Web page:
Order now for delivery Thursday 1st October, Greater CPT area

Know Your Food 1/07/2020

Get to know more about where your food came from and how to make them last longer and go further – they’re too good to go bad.



Waterblommetjies (‘small water flower’ in Afrikaans) are a beautiful, fairly strange and enchanting water flower that have a scaly formation – why our team nicknamed them Dragon Tails. Also known as Cape pondweed, or Cape asparagus – these aquatic plants are indigenous to the Western Cape, with its warm, temperate winter rainfall. Full of minerals and vitamins, the whole plant is edible – however the hardier developed flower is what is most commonly eaten. When you get your waterblommetjies, store them in the fridge until you’re ready to use them. The trick to these guys is to make sure you clean them properly, as sand and bugs can get stuck in between the scales – wash them really well (preferably leave them to soak in salty water which helps dislodge any dirt) and then slice off the stems. Be careful not to cut too much off so that the whole flower doesn’t fall apart – you can use them whole for boiling or tempura. Boil the waterblommetjies rapidly in clean water, remove and refresh in cold water – then, let the water drip off through a sieve. Your blommetjies can now be packed and frozen if you’d like to use them later. The flowers can be made into a succulent traditional Cape waterblommetjie bredie (stew) or chopped fresh into salads. They make a delicious vegetarian meal – steamed and served with lemon aioli and crusty bread, or a tasty soup.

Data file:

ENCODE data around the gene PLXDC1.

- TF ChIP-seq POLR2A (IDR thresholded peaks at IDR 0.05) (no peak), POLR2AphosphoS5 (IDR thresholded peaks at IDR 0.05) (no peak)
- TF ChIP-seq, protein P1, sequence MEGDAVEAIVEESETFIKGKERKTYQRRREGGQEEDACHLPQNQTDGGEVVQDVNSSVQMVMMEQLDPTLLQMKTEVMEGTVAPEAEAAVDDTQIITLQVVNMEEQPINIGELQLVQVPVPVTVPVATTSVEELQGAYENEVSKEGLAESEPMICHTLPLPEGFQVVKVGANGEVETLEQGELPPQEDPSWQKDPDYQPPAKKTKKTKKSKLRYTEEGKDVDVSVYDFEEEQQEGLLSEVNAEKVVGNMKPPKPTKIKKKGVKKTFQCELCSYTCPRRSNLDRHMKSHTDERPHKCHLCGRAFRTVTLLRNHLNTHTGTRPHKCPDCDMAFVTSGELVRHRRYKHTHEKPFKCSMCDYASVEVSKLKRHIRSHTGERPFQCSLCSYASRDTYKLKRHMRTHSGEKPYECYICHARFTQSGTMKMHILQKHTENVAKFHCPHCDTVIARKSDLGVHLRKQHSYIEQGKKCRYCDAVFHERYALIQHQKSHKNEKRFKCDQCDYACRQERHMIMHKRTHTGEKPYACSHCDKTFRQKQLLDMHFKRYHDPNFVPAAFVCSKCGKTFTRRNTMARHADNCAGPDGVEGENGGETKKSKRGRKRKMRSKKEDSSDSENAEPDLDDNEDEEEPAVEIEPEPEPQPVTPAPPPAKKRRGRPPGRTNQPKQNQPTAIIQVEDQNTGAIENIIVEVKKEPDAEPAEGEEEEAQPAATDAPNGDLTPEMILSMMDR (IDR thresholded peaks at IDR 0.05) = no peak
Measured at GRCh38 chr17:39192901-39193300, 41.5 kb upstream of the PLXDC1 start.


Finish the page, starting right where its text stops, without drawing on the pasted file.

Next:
Your tasty spuds come from Patrysvlei where Thomas Bergh grows exotic potatoes just outside of Clanwilliam. For the Bergh’s, farming is about ensuring the food on your table has been responsibly produced and that it's good for you – farming in harmony with nature. Store your potatoes (unwashed), in the brown bag they came in, in a dark cupboard. When you want to cook, bake, fry or boil these earthy bulbs, wash them in cool water. Don’t be afraid to leave their skins – they are relatively soft and much of the nutritional value of a potato is found in its skin. If baked or fried, the skins add a rustic crunch when coated in your lovely Olief olive oil. 



We have some fantastic fresh curry leaves in the box from Magic Herbs. Native to India, curry leaves form a crucial part of many South African dishes with much of the beautiful Indian heritage flavouring our local cuisine. Curry leaves are actually a herb, and they’re not related to curry powder – they’re part of the same family as citrus fruits, which is why their glossy green leaves are so aromatic, and have a unique flavor all of their own. Store your curry leaves like your other herbs – in a damp towel in a closed container in the fridge. When cooking with your leaves, some recipes call for you to take them out – if you miss one, don’t fret! They are edible and will only add a deeper flavour.